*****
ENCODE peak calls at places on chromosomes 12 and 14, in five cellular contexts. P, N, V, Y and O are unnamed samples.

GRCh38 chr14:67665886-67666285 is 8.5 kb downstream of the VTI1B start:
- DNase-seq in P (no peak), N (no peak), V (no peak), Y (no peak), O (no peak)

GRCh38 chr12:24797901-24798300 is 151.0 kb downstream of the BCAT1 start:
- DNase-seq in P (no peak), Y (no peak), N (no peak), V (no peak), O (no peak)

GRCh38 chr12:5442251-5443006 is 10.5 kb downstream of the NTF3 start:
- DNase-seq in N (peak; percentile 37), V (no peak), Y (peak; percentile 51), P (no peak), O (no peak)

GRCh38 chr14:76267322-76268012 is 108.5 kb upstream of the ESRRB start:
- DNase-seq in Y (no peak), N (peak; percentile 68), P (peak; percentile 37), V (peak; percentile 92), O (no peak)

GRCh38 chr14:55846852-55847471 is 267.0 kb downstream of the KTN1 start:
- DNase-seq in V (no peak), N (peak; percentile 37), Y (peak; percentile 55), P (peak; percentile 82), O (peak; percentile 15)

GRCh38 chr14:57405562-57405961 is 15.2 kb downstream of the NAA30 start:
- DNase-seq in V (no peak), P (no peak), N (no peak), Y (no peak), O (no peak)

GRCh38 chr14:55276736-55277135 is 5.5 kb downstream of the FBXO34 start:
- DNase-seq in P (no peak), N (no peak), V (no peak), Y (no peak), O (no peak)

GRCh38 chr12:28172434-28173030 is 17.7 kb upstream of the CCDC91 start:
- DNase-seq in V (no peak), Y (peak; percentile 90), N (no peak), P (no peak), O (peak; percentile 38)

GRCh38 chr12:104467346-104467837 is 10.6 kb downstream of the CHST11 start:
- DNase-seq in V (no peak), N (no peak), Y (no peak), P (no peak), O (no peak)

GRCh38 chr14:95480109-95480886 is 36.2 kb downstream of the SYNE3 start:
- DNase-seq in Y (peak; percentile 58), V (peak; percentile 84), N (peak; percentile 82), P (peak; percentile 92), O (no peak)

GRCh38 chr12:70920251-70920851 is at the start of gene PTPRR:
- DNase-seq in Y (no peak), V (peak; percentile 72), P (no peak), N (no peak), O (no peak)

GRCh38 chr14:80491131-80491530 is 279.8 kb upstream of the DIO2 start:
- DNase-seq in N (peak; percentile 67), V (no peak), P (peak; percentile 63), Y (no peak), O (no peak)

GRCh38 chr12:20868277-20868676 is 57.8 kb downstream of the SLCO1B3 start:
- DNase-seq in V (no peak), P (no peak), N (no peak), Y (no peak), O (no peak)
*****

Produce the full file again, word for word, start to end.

ENCODE peak calls at places on chromosomes 12 and 14, in five cellular contexts. P, N, V, Y and O are unnamed samples.

GRCh38 chr14:67665886-67666285 is 8.5 kb downstream of the VTI1B start:
- DNase-seq in P (no peak), N (no peak), V (no peak), Y (no peak), O (no peak)

GRCh38 chr12:24797901-24798300 is 151.0 kb downstream of the BCAT1 start:
- DNase-seq in P (no peak), Y (no peak), N (no peak), V (no peak), O (no peak)

GRCh38 chr12:5442251-5443006 is 10.5 kb downstream of the NTF3 start:
- DNase-seq in N (peak; percentile 37), V (no peak), Y (peak; percentile 51), P (no peak), O (no peak)

GRCh38 chr14:76267322-76268012 is 108.5 kb upstream of the ESRRB start:
- DNase-seq in Y (no peak), N (peak; percentile 68), P (peak; percentile 37), V (peak; percentile 92), O (no peak)

GRCh38 chr14:55846852-55847471 is 267.0 kb downstream of the KTN1 start:
- DNase-seq in V (no peak), N (peak; percentile 37), Y (peak; percentile 55), P (peak; percentile 82), O (peak; percentile 15)

GRCh38 chr14:57405562-57405961 is 15.2 kb downstream of the NAA30 start:
- DNase-seq in V (no peak), P (no peak), N (no peak), Y (no peak), O (no peak)

GRCh38 chr14:55276736-55277135 is 5.5 kb downstream of the FBXO34 start:
- DNase-seq in P (no peak), N (no peak), V (no peak), Y (no peak), O (no peak)

GRCh38 chr12:28172434-28173030 is 17.7 kb upstream of the CCDC91 start:
- DNase-seq in V (no peak), Y (peak; percentile 90), N (no peak), P (no peak), O (peak; percentile 38)

GRCh38 chr12:104467346-104467837 is 10.6 kb downstream of the CHST11 start:
- DNase-seq in V (no peak), N (no peak), Y (no peak), P (no peak), O (no peak)

GRCh38 chr14:95480109-95480886 is 36.2 kb downstream of the SYNE3 start:
- DNase-seq in Y (peak; percentile 58), V (peak; percentile 84), N (peak; percentile 82), P (peak; percentile 92), O (no peak)

GRCh38 chr12:70920251-70920851 is at the start of gene PTPRR:
- DNase-seq in Y (no peak), V (peak; percentile 72), P (no peak), N (no peak), O (no peak)

GRCh38 chr14:80491131-80491530 is 279.8 kb upstream of the DIO2 start:
- DNase-seq in N (peak; percentile 67), V (no peak), P (peak; percentile 63), Y (no peak), O (no peak)

GRCh38 chr12:20868277-20868676 is 57.8 kb downstream of the SLCO1B3 start:
- DNase-seq in V (no peak), P (no peak), N (no peak), Y (no peak), O (no peak)